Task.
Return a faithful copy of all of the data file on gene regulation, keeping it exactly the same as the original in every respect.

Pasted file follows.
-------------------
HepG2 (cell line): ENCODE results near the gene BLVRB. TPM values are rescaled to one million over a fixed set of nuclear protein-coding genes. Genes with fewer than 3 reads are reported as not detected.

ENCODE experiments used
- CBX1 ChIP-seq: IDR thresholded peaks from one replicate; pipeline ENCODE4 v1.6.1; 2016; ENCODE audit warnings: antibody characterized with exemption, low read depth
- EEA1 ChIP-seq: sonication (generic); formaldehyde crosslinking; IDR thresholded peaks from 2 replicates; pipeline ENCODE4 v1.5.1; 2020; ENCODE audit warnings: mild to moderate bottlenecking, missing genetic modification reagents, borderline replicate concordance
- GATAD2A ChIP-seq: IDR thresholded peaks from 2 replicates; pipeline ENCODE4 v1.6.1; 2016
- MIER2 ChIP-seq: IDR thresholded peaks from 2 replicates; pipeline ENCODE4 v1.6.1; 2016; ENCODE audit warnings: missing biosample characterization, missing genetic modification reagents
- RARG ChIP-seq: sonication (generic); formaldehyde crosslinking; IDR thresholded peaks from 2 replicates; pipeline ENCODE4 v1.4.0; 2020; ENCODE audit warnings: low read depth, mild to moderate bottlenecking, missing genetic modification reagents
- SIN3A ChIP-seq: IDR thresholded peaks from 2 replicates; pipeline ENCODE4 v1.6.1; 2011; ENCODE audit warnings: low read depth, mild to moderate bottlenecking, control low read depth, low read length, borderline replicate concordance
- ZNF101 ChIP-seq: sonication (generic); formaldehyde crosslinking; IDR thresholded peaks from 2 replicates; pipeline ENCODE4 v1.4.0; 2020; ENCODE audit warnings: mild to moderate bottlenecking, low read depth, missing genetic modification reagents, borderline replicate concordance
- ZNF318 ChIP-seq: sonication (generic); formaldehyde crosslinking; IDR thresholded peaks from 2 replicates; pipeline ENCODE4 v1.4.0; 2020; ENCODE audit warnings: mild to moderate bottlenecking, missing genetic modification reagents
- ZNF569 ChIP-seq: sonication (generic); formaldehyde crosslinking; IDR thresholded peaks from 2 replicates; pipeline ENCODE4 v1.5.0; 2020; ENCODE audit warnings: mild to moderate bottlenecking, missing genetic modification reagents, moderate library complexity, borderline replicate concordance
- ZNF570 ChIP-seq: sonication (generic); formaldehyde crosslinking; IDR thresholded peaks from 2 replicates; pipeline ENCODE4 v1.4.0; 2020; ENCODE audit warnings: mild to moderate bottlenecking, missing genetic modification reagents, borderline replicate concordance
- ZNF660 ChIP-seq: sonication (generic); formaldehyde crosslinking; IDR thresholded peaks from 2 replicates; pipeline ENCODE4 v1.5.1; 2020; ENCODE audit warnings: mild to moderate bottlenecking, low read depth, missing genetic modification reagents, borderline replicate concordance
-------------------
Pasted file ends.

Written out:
HepG2 (cell line): ENCODE results near the gene BLVRB. TPM values are rescaled to one million over a fixed set of nuclear protein-coding genes. Genes with fewer than 3 reads are reported as not detected.

ENCODE experiments used
- CBX1 ChIP-seq: IDR thresholded peaks from one replicate; pipeline ENCODE4 v1.6.1; 2016; ENCODE audit warnings: antibody characterized with exemption, low read depth
- EEA1 ChIP-seq: sonication (generic); formaldehyde crosslinking; IDR thresholded peaks from 2 replicates; pipeline ENCODE4 v1.5.1; 2020; ENCODE audit warnings: mild to moderate bottlenecking, missing genetic modification reagents, borderline replicate concordance
- GATAD2A ChIP-seq: IDR thresholded peaks from 2 replicates; pipeline ENCODE4 v1.6.1; 2016
- MIER2 ChIP-seq: IDR thresholded peaks from 2 replicates; pipeline ENCODE4 v1.6.1; 2016; ENCODE audit warnings: missing biosample characterization, missing genetic modification reagents
- RARG ChIP-seq: sonication (generic); formaldehyde crosslinking; IDR thresholded peaks from 2 replicates; pipeline ENCODE4 v1.4.0; 2020; ENCODE audit warnings: low read depth, mild to moderate bottlenecking, missing genetic modification reagents
- SIN3A ChIP-seq: IDR thresholded peaks from 2 replicates; pipeline ENCODE4 v1.6.1; 2011; ENCODE audit warnings: low read depth, mild to moderate bottlenecking, control low read depth, low read length, borderline replicate concordance
- ZNF101 ChIP-seq: sonication (generic); formaldehyde crosslinking; IDR thresholded peaks from 2 replicates; pipeline ENCODE4 v1.4.0; 2020; ENCODE audit warnings: mild to moderate bottlenecking, low read depth, missing genetic modification reagents, borderline replicate concordance
- ZNF318 ChIP-seq: sonication (generic); formaldehyde crosslinking; IDR thresholded peaks from 2 replicates; pipeline ENCODE4 v1.4.0; 2020; ENCODE audit warnings: mild to moderate bottlenecking, missing genetic modification reagents
- ZNF569 ChIP-seq: sonication (generic); formaldehyde crosslinking; IDR thresholded peaks from 2 replicates; pipeline ENCODE4 v1.5.0; 2020; ENCODE audit warnings: mild to moderate bottlenecking, missing genetic modification reagents, moderate library complexity, borderline replicate concordance
- ZNF570 ChIP-seq: sonication (generic); formaldehyde crosslinking; IDR thresholded peaks from 2 replicates; pipeline ENCODE4 v1.4.0; 2020; ENCODE audit warnings: mild to moderate bottlenecking, missing genetic modification reagents, borderline replicate concordance
- ZNF660 ChIP-seq: sonication (generic); formaldehyde crosslinking; IDR thresholded peaks from 2 replicates; pipeline ENCODE4 v1.5.1; 2020; ENCODE audit warnings: mild to moderate bottlenecking, low read depth, missing genetic modification reagents, borderline replicate concordance